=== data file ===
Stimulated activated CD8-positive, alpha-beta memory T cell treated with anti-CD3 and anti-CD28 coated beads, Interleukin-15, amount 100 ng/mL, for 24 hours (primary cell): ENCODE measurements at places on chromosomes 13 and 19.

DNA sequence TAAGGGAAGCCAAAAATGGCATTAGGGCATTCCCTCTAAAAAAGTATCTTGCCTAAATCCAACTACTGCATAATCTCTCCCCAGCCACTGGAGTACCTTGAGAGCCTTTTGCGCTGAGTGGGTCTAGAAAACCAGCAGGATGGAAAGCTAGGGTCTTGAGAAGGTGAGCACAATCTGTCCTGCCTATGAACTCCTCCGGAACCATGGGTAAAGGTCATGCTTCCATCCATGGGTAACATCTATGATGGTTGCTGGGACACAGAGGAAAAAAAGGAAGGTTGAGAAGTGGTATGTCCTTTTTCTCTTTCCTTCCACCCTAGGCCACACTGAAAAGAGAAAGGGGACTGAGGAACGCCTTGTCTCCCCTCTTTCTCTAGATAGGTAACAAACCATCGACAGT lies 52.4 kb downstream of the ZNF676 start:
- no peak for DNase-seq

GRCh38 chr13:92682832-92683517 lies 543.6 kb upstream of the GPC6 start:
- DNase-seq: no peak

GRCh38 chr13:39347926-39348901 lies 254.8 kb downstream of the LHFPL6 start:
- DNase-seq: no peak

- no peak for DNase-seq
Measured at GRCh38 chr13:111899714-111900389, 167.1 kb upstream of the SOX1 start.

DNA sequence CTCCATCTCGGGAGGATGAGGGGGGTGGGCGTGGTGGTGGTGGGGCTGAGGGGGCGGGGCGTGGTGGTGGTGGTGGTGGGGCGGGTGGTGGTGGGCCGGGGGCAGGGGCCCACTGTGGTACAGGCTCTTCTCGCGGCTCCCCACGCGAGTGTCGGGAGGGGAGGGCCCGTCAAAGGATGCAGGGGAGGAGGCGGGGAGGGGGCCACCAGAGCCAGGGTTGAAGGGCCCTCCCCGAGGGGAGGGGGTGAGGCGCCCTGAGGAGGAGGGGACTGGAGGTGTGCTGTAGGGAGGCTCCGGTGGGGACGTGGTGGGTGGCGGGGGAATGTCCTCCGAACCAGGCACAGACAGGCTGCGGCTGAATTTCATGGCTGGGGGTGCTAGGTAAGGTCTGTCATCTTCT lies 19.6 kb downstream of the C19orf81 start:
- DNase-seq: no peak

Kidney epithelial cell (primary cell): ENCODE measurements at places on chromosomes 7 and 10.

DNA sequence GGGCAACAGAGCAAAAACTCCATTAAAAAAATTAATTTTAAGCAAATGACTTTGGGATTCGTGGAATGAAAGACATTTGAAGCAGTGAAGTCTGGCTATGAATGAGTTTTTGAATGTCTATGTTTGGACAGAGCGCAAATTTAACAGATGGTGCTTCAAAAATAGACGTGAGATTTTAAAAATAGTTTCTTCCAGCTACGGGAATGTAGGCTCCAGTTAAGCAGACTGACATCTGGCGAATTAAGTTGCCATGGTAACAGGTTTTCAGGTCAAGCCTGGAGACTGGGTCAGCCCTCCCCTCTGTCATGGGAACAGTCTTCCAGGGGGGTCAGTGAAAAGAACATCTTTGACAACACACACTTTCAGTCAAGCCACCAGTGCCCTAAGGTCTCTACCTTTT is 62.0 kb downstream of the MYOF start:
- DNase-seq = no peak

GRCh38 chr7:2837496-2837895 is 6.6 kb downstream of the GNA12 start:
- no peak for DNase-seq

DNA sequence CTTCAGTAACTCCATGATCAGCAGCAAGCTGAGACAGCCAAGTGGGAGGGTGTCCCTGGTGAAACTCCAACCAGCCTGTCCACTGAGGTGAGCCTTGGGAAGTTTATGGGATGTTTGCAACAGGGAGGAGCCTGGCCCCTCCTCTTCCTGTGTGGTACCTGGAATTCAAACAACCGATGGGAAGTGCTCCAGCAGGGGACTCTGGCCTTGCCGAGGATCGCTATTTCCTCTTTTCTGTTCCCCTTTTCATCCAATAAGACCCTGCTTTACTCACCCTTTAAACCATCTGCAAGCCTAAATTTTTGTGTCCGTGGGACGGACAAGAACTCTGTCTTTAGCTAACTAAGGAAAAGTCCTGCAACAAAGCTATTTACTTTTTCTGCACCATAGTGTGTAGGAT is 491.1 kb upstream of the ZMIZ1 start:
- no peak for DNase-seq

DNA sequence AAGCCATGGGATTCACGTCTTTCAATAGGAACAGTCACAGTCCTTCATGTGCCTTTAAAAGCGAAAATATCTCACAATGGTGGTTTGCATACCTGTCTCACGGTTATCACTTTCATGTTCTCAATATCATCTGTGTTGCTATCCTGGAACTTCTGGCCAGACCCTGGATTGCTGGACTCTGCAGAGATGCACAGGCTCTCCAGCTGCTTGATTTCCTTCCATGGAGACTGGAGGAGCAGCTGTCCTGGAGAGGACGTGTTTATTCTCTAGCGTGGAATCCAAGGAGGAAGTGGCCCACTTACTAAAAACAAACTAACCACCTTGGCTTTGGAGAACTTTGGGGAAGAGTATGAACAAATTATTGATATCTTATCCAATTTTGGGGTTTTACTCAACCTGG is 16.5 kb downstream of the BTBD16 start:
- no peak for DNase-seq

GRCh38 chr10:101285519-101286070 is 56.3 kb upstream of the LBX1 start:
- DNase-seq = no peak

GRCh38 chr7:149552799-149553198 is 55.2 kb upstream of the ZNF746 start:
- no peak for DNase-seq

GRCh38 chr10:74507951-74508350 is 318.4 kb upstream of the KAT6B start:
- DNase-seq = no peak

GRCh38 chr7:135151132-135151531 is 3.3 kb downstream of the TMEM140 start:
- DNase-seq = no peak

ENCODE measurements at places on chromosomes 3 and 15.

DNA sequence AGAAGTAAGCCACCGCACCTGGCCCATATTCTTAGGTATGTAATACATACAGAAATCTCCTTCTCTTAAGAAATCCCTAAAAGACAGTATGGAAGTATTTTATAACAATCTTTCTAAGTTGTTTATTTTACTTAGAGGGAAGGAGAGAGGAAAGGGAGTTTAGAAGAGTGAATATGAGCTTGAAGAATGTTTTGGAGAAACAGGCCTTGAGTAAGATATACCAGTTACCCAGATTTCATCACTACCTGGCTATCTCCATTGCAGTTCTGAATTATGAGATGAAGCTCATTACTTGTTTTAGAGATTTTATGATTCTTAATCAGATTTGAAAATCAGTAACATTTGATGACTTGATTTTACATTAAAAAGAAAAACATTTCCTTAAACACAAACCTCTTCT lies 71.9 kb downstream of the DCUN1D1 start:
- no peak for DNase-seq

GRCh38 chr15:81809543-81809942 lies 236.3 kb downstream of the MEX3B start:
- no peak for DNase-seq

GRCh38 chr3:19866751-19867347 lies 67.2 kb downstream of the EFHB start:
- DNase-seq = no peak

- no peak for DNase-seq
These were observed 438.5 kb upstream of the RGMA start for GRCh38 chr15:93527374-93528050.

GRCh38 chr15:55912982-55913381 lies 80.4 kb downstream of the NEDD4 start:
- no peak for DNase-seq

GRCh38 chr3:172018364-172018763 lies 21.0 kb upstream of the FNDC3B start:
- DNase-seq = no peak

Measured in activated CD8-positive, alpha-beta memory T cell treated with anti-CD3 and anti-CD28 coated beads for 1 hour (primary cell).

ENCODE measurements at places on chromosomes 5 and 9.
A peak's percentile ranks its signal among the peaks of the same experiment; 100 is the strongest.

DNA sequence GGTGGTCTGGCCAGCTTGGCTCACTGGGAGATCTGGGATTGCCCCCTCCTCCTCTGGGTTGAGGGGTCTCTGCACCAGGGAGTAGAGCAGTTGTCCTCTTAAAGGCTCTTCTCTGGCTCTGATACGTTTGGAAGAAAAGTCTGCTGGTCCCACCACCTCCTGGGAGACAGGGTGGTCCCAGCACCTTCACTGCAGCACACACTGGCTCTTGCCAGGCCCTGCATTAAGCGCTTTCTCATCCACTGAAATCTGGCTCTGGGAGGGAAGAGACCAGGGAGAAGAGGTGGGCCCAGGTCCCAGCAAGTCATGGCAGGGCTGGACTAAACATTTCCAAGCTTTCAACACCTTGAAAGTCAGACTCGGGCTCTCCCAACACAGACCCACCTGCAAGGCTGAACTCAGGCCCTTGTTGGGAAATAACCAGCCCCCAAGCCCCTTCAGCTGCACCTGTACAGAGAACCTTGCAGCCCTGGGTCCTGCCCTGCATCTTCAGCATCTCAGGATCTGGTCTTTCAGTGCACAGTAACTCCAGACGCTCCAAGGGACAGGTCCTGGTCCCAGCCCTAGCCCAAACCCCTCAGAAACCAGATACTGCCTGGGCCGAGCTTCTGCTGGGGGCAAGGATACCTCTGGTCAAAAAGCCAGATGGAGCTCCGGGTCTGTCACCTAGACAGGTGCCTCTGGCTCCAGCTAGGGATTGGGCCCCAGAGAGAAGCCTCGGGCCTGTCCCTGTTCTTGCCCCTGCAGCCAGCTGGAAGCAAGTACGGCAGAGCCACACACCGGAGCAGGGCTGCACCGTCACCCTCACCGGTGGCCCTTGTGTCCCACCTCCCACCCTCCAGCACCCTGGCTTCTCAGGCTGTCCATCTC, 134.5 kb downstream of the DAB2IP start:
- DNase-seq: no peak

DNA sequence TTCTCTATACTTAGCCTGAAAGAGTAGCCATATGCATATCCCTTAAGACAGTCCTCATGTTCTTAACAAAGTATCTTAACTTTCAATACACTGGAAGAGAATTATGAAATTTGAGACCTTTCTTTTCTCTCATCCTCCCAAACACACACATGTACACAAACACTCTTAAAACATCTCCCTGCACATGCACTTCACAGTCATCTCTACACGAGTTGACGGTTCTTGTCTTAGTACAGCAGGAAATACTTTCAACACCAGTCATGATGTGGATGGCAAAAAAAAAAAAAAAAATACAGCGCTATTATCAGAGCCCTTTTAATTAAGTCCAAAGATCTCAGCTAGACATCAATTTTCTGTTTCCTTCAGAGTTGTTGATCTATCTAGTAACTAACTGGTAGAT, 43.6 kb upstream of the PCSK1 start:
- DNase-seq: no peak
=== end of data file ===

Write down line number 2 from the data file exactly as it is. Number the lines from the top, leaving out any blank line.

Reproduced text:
DNA sequence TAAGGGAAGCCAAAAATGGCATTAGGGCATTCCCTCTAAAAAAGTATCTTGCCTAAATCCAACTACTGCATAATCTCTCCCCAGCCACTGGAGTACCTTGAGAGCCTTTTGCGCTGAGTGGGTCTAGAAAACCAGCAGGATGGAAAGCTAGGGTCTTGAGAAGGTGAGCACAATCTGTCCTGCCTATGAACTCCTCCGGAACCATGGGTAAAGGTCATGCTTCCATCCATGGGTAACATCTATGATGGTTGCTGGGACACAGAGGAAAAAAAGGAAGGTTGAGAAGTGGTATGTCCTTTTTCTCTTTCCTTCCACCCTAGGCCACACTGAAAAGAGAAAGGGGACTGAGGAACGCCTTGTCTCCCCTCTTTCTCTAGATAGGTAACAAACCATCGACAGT lies 52.4 kb downstream of the ZNF676 start: